"Hey, Tower Flower, is this how you greet your battle buddies nowadays?"
Casey had no doubts. Ian Mc-fucking-kinley. The madman Einstein of his unit.
"How? We thought you were a goner, bombed to shit in Al Anbar."
"Well surprise, here I am." He drew out a lighter without any care in the world. A few moments ago he was in your mind still a name carved into a grave somewhere in Texas. Now Mckinley was here in the flesh, switching his lighter on and off. "So, have you gotten any cigs. Haven't gotten time to run to the store, had to come here and do some hustling."
"I quitted a month ago."
"That's some real character development. Didn't know you cared for your life nowadays."
"I just don't want to char my lungs anymore." Casey switched to another subject. "What do you mean by hustling? Although it's surely a lovely place, I don't see any job fair or something."
His grin grew wider. "Haven't you heard, we will be working together."
"...the last page of a novel I started reading when I was a kid, you understand. It's the last page."
Casey blew his nose in his ragged blue handkerchief, started to put it away, then opened it, gazed at its contents, did a double take, and then stuffed it back in his pocket. "Sure, right, funny."
"Like hell you are."
"Listen, you know those old detective novels. Dime store ones, on the spinners at the store?"
"Pretend I do."
"So I started reading one when I was a kid," said McKinley, rubbing his jaw. "The Case of the Threefold Crane. Murder mystery, you see. Loved it. It was the best thing I ever read. Only I didn't want it to end. You know how it is when you love a story, but the thought of it ending makes you sick?"
"Well, some people love stories. And some people love mysteries. I did as a kid. I treated myself to a chapter a year. Then as I got closer, a half chapter, then a paragraph or two. Soon just a few words, to savor it. Like taking a nibble off the end of a piece of cheese or a chocolate bar."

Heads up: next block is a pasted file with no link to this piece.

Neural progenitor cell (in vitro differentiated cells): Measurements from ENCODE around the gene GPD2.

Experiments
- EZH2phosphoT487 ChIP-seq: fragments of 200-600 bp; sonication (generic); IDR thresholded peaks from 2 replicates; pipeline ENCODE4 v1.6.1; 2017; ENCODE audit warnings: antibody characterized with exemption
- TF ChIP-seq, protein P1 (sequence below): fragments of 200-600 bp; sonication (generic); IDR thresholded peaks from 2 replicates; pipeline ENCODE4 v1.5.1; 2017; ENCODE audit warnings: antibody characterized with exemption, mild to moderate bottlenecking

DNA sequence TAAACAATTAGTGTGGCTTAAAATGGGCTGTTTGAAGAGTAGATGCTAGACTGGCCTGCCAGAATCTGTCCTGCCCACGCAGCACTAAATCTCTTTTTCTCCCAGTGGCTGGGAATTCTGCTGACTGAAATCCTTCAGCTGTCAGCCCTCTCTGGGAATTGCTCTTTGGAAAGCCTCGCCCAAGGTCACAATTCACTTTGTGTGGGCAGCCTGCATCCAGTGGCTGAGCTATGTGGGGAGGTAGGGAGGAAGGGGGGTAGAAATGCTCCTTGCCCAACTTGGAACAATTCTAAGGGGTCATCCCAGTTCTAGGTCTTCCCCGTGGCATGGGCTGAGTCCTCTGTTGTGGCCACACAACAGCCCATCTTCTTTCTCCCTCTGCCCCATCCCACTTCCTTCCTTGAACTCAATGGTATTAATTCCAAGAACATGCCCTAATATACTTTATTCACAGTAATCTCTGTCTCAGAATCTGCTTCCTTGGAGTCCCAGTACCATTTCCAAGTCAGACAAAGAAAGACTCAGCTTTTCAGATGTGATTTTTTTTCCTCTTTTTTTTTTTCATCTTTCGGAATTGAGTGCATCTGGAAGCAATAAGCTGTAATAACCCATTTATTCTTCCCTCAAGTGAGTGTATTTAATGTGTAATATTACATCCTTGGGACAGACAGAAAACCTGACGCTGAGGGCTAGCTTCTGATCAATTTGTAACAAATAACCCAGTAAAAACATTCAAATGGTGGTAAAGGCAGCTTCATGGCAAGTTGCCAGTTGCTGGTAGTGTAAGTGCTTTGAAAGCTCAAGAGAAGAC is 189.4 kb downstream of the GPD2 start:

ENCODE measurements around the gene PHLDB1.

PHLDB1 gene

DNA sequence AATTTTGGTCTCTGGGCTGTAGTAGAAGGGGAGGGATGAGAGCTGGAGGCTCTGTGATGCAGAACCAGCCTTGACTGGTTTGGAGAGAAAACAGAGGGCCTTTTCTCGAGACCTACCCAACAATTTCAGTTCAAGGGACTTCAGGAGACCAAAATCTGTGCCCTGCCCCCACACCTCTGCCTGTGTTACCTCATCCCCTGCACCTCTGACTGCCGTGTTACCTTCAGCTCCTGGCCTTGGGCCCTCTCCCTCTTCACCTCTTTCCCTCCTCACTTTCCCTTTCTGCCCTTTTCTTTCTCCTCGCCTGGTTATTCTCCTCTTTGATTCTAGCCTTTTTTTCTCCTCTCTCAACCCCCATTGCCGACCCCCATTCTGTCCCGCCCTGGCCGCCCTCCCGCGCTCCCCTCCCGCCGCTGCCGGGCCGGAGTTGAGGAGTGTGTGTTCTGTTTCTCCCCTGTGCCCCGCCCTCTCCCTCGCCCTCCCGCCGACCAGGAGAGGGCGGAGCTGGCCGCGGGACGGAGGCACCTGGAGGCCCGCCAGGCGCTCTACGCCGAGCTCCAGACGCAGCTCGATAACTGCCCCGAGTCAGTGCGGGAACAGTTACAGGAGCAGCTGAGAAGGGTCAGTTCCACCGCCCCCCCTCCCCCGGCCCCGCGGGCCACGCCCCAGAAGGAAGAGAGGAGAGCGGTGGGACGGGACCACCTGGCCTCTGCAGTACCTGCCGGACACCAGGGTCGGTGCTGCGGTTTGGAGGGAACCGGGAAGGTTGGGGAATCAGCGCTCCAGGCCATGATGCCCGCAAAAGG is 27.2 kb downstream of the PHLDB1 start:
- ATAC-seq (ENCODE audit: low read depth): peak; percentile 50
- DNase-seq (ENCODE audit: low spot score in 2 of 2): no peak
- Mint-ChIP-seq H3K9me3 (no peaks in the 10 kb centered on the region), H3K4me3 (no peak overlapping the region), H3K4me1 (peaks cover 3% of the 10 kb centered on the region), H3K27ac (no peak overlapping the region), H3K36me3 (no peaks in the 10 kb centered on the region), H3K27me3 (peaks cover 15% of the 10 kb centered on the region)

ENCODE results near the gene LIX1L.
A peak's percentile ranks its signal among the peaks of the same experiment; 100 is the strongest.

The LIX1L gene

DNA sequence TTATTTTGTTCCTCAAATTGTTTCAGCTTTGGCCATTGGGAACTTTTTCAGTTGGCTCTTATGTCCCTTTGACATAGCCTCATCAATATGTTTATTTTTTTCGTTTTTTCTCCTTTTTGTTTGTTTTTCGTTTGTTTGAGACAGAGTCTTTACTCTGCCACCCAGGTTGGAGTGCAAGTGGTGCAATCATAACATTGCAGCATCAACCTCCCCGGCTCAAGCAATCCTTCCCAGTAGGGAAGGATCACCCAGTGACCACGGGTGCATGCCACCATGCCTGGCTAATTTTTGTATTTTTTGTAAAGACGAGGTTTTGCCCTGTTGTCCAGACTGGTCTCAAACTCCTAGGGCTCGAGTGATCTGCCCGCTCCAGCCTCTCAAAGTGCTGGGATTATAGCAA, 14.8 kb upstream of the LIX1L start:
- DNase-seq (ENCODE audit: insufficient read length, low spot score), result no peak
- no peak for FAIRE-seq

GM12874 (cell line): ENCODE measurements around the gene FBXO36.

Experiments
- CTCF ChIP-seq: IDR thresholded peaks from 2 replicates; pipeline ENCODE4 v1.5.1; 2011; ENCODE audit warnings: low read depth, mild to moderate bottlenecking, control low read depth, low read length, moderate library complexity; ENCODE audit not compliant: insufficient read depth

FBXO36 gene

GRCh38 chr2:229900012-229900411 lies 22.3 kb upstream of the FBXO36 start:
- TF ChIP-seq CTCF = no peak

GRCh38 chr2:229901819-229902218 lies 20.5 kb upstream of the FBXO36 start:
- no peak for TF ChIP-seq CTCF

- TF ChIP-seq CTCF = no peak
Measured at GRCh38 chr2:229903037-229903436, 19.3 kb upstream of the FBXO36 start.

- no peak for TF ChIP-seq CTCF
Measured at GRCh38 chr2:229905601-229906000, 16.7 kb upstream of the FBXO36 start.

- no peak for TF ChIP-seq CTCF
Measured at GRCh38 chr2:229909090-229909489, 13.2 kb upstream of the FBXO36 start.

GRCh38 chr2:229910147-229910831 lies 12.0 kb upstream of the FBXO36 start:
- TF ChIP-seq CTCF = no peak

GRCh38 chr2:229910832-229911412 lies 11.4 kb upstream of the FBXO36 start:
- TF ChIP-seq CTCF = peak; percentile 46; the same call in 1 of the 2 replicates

"Get on with it. You know I'm busy."
"Well, I buried the last page in there. I didn't want to get to it. Ever. Guess I thought...never mind what I thought. But now I need it. I need to know what it says. I need it because..."
"I'm not sure how much more time I have. My kidneys ain't what they used to be. I got 'bout two weeks left." A silence settled over them, seeming to last for an eternity.
"You ain't bull shitting me are you?" Casey asked, a slight growl in his voice. Too many people used sob stories to get what they wanted from him.
"I swear I ain't. I need you to drive me there. I've....I've been having problems with day to day life, that's why I need you." Casey stood there, weighing his options. He owed this prick nothing good. On the other hand, it didn't feel right just letting him die without his last wish. He wouldn't feel like a good man whenever he went to sleep.
"Think of what your old ma would want." McKinley said in a soft whisper. Casey turned away, determined to show no emotion play out on his face. With a sigh he turned back around, ready to deliver the verdict.
"Listen, I'll help you but some things need to happen first. One, I'm here on a stakeout and I'll finish it. Two, you listen to me and do anything I say. Three, no funny business. I don't want to deal with your shit." McKinley grinned that sly smile that he seemed to have perfected over the years.
"You're the boss. And why do I gotta wait on this stakeout? Pretty sure since I'm dying I got the trump card, you know."
"Might be a...."
It's been two weeks since the last contribution, so I feel like it's time for a bump. We basically got through all of the exposition, and while I'm already surprised by the amount of replies, I feel like we could get more. If you haven't added a segment yet, feel free to go ahead, and if you've added one already, then you can probably add another. I'll probably add my own at some point but I'm currently busy procrastinating.
^That's only three! It's just getting worse and worse.